Technical Briefs

Turbulent Heat Transfer Over a Moving Surface Due to Impinging Slot Jets

[+] Author and Article Information
Himadri Chattopadhyay1

Mem. ASME Department of Mechanical Engineering,  Jadavpur University, Kolkata 700032, Indiachimadri@gmail.com

Ali Cemal Benim

Department of Mechanical Engineering,  Düsseldorf University of Applied Sciences, 40474 Düsseldorf, Germany


Corresponding author.

J. Heat Transfer 133(10), 104502 (Aug 17, 2011) (5 pages) doi:10.1115/1.4004075 History: Received October 28, 2010; Revised April 19, 2011; Published August 17, 2011; Online August 17, 2011

In the present paper, turbulent heat transfer characteristics of submerged slot jets impinging on a moving surface at a constant temperature up to a Reynolds number of 50,000 have been studied. The turbulent flow field was resolved using the realizable k-ɛ model due to Shi [1995, “A New k-ɛ Eddy-Viscosity Model for High Reynolds Number Turbulent Flows-Model Development and Validation,” Comput. Fluids, 24 , pp. 227–238] after rigorously establishing the adequacy of the model by comparison with large-eddy simulation data. A periodic element from a jet-bank configuration was chosen in the direction of the surface movement. The distribution of heat transfer on impinging surface is found to be significantly affected by the plate motion. However, the mean velocity distribution along vertical direction in the stagnation region is not affected by the plate motion. With increasing surface motion, the initial symmetric distribution changes to an inclined-S type pattern in the direction of the surface movement up to a certain level of surface velocity and the average heat transfer reduces. When the surface motion crosses this level, the net heat transfer starts increasing. The amount of heat transfer was found to be linked with the level of turbulent kinetic energy close to the impingement surface. The surface velocity at which the heat transfer reaches the value corresponding to the fixed surface value increases with increasing Reynolds number.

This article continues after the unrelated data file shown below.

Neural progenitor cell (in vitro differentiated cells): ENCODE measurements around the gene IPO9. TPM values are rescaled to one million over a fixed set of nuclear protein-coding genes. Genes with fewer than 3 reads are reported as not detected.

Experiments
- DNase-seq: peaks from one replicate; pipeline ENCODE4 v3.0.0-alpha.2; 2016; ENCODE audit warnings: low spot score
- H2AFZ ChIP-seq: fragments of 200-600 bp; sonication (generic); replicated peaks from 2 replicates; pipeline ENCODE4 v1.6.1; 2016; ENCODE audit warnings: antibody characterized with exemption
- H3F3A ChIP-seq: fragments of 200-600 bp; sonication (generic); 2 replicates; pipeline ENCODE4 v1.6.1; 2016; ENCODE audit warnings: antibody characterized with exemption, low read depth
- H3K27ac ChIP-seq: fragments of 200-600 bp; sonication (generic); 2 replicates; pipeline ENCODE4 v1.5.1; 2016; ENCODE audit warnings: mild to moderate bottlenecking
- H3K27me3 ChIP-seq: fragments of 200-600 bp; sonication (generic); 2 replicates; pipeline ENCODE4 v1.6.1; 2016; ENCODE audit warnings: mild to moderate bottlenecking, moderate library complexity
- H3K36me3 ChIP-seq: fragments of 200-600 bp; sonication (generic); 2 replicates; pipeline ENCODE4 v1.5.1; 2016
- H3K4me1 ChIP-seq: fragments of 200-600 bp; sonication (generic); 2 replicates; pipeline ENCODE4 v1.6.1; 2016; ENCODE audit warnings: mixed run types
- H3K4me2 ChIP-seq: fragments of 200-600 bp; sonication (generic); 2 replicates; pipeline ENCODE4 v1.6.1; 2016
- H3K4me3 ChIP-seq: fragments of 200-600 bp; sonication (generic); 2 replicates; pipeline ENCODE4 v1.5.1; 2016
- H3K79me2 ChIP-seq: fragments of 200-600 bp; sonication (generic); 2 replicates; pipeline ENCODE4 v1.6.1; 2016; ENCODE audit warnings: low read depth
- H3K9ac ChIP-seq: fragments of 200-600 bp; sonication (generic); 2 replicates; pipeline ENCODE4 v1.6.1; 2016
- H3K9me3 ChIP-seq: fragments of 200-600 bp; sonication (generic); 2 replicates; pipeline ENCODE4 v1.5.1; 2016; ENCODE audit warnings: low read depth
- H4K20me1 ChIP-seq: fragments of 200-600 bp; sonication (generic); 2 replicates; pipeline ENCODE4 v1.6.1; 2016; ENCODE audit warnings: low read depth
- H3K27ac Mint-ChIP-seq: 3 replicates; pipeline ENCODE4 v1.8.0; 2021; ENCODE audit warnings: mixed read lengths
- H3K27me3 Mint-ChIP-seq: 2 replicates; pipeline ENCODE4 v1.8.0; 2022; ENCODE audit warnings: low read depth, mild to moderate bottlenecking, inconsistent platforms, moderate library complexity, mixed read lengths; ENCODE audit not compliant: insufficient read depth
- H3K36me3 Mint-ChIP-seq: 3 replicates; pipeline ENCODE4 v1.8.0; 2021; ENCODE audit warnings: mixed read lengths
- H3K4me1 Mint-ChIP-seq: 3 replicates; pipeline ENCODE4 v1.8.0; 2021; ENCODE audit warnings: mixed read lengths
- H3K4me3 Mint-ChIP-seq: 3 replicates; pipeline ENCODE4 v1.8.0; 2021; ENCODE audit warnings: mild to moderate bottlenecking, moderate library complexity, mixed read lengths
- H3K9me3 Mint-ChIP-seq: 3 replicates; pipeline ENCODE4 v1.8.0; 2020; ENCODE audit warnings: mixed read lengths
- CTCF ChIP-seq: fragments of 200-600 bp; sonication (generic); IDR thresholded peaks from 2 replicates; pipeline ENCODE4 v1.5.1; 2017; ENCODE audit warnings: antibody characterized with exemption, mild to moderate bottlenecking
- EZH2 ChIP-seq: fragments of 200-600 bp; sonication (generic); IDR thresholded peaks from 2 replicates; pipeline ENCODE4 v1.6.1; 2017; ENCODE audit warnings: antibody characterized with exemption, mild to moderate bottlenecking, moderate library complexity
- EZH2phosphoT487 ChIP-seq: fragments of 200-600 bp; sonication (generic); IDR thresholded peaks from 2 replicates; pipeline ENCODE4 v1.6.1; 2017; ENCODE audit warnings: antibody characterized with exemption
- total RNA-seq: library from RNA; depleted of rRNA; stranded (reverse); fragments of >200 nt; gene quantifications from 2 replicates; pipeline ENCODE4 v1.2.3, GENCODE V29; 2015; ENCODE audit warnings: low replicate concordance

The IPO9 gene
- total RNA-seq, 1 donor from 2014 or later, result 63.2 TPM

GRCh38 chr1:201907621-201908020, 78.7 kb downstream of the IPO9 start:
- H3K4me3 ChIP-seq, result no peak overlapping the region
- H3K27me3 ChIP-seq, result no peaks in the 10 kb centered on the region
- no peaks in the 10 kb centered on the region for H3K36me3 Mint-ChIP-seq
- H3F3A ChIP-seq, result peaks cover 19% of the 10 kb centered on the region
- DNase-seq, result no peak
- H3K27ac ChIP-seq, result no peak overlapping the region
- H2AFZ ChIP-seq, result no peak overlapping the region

Copyright © 2011 by American Society of Mechanical Engineers
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Figure 1

Computational domain showing periodic element of a nozzle-bank

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Figure 2

Comparison of turbulent model with LES data at vs  = 2.0

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Figure 3

Decay of centerline velocity along jet axis at different surface velocities

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Figure 4

Distribution of turbulent kinetic energy at z = 0.05

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Figure 5

Nu distribution along the direction of plate movement

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Figure 6

Nu distribution at vs  = (a) 0.0 and (b) 2.0

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Figure 7

Nusselt number contour on the impinging surface for Re = 10,000 (a) stationary surface and (b) surface with vs  = 2.0

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Figure 8

Variation of area-averaged Nu. (Ellipse indicates when heat transfer is equal to the case of the stationary surface.)




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